As you practice sliding, try to keep the kite at the same level (with starts & stopping the action as well) across the window. You should see it going fast, then dead stop, repeating across the surface and so level/straight it looks like it's riding a laser beam!

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  • 1 month later...

I had an inverted breakthrough today.

Finally I got it. I can now fly inverted from the top of the window in control, fast, slow, hover, and so on. Very excited to have this come to me today.

Practice, practice, practice.

Now if I could get the clockwork, I might be able to fly with some other people.

I also recieved my new used Rev 1 from California today. Looks pretty cool, and cant wait to fly it.

laugh.gif

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Congrats Adam! This month marks the second anniversary of when I first had a real inverted hover!

I still have issues with clockwork though. My suggestion, and what I am trying to do myself, is get there by working on basic up/down/left/right hovers and making the transition from one to the other smoothly and not needing the whole sky to do it. By doing this you are programming your muscles to recognize four points of the clock. After that start adding more points at 45 degree increments until those get programmed.

At least, this is my theory on cracking this one!

Bart

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Congrats Adam! This month marks the second anniversary of when I first had a real inverted hover!

I still have issues with clockwork though. My suggestion, and what I am trying to do myself, is get there by working on basic up/down/left/right hovers and making the transition from one to the other smoothly and not needing the whole sky to do it. By doing this you are programming your muscles to recognize four points of the clock. After that start adding more points at 45 degree increments until those get programmed.

At least, this is my theory on cracking this one!

Bart

Hello Bart,

I just watched Dave Shenkman's tutorial DVD. Very informative, and great presentation. If you have not seen it, I'm sure he will see that you get one. Dave is the proprieter of the Kite Connection in California.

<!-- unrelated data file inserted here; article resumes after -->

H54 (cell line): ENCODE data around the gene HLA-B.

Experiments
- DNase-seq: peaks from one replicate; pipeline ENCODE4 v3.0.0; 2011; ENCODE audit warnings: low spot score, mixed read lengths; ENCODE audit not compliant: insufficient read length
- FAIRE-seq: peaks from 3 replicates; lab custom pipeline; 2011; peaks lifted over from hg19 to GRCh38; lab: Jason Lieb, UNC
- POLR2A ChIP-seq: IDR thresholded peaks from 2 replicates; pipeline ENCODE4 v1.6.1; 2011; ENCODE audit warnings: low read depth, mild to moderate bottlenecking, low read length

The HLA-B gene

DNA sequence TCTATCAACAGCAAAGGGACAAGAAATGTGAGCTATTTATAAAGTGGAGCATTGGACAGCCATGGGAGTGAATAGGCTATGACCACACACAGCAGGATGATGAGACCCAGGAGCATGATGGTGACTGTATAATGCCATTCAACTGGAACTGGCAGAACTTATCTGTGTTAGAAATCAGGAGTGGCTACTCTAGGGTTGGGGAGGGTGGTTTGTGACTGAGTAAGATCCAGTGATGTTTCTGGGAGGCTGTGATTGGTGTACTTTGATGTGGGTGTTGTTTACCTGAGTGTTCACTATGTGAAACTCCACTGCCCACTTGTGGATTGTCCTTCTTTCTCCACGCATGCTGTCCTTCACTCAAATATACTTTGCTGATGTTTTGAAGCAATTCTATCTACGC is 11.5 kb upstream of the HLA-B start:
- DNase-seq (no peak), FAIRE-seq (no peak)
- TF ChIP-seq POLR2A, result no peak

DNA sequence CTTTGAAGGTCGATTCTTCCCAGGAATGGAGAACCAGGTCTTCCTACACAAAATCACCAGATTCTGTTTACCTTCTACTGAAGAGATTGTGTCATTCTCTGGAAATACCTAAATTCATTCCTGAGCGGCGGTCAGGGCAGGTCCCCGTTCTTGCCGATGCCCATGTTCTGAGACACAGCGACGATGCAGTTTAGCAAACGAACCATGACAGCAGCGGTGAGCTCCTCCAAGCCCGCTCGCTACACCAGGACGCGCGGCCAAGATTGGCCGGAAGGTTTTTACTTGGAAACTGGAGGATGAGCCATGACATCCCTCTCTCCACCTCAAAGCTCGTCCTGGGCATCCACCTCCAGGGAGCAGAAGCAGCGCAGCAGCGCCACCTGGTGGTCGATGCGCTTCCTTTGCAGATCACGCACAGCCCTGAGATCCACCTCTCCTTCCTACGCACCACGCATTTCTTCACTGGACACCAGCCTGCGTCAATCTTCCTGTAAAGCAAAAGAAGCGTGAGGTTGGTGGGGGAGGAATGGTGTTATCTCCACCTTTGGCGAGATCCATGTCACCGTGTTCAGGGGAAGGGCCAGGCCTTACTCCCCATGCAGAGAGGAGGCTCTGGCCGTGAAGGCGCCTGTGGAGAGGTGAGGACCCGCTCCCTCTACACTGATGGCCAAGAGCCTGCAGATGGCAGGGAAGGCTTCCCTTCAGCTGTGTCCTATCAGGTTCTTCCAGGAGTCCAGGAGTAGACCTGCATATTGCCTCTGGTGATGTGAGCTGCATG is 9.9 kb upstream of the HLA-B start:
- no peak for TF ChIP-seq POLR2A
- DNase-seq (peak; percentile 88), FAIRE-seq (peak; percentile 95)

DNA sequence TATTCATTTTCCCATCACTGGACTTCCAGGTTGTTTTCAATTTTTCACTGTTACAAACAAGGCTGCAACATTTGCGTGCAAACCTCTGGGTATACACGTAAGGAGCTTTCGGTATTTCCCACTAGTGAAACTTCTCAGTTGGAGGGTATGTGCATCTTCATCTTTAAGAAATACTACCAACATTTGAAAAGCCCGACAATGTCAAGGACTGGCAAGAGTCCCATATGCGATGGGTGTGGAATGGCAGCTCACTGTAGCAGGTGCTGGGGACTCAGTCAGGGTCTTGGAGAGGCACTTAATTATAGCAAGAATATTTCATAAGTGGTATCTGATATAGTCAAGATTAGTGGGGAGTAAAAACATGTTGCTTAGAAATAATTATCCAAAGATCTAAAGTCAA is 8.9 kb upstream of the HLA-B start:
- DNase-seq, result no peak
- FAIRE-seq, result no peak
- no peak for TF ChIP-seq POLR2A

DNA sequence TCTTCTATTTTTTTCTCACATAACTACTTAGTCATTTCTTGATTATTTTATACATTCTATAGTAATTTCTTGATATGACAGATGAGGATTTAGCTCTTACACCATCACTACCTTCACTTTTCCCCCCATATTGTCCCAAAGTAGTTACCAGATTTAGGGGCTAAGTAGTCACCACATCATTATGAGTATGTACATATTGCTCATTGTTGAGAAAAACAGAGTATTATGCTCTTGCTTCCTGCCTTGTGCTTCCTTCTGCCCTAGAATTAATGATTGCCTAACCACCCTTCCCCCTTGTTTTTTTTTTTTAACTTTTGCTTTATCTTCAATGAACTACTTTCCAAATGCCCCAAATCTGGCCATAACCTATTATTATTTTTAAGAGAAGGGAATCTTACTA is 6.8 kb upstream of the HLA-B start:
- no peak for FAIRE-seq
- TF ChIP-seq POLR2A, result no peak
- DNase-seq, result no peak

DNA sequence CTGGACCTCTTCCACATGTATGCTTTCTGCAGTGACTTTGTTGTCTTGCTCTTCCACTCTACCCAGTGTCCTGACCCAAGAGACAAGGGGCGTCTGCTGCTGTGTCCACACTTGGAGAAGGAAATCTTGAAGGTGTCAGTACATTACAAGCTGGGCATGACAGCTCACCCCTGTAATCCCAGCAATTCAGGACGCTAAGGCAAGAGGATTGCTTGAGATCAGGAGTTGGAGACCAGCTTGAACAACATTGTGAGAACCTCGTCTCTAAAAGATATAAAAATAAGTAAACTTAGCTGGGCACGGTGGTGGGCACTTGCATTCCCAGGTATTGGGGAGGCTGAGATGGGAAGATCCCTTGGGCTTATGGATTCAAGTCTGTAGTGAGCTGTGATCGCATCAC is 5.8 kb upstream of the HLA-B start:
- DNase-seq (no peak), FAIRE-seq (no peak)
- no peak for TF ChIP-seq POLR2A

I am going to slow down a little, and just try to focus on the basics. Try to crawl berore I walk so to speak.

That looks like what you are doing. Patience will pay off.

Have a good weekend!

Adam

Edited by Adam
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I tried that crawl before walking thing and found I got bored too easy! kid_content.gif

Now I just try all manner of "stuff" because sometimes it leads to discoveries that puzzled me on something else. Sort of the same way as I tried some wild over control a few times to see what the kite did. That was interesting too and led to figuring how how to do an inverted slide.

Hmmm, jack-of-all-trades and master of none????

I do set out to always practice basic stuff each time though. I divide my time between flying around enjoying what I can do and flying around enjoying what I am working on at the moment.

Everyone, though, should have fun doing it in whatever manner they enjoy.

Bart

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One common thread to all this: everyone seems to describe moving handles in order to make the right wing go up or the left wing go up (or down in either case).

Try this instead: think of opposite/differential motions of the handles (left brake out - right brake in) as causing rotation. Clockwise is clockwise whether inverted or not. The kite is not turning right or left, but clockwise or counterclockwise.

Once you get the idea that the in-out tilt (differential; in relation to each other) of the handles controls rotation; and the in-out tilt (common; together) controls motion towards and away from the leading edge, it becomes much more easy to overlay different amounts of differential and common tilt to control the kite. I would practice hovering in all positions before doing ANY forward flying, much less backward flying.

Once you have practiced that, straight down wind, until it becomes automatic, then begin moving your hands forward and back in relation to each other to make the kite slide sideways (or maintain height when on end).

(Different control motions, but this view -- CW/CCW -- of kite motion can help on dual line kits as well. How many times have you seen a novice 2-liner dive a kite into the ground instead of pulling back into the sky and then hear, "Well, I tried to turn it to my right." When teaching beginners I try to never say the words left or right. When talking about the kite I use CW and CCW; when referring to the hands I point to or tap the appropriate hand or shoulder.)

As a creed to believe in, I say, "Right and left are the mortal enemies of sport kite flyers!"

Edited by --Pete
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That's brilliant Pete. I managed to get a friend to try my Rev for 60 seconds on the weekend and he had instant issue with the idea of left and right when he was driving it towards the ground. Thankfully he understood "thumbs forward" before it came in too hard.

I'm going to try the CW and CCW (or ACW as we were doing at Long Beach to confuse some of us a bit more) and see if that helps him. That is help him if he will try it again.

Bart